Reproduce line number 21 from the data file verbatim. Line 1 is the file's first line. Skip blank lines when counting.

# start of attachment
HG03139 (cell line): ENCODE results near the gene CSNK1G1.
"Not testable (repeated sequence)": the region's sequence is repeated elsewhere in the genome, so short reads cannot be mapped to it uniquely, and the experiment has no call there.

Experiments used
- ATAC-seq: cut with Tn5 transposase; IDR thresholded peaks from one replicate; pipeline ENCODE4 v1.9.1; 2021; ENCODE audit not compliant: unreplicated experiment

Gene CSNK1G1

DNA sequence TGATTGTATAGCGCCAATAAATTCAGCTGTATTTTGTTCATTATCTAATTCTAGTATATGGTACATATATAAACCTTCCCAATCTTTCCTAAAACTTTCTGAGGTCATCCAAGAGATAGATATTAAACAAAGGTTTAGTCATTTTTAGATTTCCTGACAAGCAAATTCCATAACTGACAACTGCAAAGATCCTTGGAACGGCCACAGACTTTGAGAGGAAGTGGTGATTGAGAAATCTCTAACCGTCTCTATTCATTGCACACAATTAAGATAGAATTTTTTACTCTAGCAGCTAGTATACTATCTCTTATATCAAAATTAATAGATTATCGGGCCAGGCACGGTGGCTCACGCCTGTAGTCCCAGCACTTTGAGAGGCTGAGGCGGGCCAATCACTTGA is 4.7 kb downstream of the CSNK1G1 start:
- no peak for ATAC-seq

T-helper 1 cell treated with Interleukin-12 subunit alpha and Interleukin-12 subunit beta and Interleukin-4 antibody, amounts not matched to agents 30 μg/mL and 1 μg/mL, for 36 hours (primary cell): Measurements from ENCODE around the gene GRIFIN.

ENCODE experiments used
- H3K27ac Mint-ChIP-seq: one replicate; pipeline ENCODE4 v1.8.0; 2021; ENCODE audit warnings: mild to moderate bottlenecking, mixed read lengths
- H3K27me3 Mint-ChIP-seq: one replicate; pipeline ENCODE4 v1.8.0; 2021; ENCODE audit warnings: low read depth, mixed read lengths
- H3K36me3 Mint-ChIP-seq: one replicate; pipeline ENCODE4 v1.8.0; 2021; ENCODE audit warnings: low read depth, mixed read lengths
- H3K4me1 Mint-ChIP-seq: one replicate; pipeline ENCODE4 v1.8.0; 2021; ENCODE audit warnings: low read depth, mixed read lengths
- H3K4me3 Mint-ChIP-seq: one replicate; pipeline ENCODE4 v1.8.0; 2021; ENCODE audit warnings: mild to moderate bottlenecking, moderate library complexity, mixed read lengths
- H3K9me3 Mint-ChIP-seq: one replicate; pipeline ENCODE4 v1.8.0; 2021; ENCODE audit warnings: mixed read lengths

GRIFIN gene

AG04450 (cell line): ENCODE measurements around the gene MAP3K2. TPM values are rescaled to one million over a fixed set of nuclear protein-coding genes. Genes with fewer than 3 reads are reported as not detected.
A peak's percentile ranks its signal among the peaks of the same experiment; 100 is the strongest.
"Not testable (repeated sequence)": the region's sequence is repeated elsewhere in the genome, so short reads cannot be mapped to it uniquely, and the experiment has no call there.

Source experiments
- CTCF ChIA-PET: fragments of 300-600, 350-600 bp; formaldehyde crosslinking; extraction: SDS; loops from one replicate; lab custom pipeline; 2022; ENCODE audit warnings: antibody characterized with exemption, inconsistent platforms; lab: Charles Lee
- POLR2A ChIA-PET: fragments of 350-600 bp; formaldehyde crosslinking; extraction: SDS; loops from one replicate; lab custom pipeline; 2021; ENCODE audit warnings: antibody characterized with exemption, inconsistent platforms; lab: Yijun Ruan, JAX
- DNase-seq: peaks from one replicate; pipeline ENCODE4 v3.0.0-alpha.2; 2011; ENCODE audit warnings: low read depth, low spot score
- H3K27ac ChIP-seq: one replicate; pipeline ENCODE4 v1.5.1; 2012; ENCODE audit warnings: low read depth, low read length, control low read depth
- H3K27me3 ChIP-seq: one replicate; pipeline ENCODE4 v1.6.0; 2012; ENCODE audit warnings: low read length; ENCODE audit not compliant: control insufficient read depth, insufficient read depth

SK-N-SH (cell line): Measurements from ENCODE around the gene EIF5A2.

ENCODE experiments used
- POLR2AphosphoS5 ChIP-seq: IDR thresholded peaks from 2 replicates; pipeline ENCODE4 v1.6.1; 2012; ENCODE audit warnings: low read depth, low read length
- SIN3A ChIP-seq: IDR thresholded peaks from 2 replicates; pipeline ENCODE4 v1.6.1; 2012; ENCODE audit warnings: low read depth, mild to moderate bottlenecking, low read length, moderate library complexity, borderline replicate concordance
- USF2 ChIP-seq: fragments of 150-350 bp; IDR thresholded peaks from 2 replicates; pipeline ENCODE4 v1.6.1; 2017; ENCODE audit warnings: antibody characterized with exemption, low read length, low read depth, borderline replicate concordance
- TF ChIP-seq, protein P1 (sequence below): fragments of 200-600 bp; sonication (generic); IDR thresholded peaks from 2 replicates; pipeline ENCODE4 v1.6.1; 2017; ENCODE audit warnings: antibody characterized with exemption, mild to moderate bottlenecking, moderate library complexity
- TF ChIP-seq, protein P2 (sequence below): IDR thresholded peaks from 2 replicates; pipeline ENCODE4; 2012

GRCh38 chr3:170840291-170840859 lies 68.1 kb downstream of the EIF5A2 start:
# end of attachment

- CTCF ChIA-PET: fragments of 300-600, 350-600 bp; formaldehyde crosslinking; extraction: SDS; loops from one replicate; lab custom pipeline; 2022; ENCODE audit warnings: antibody characterized with exemption, inconsistent platforms; lab: Charles Lee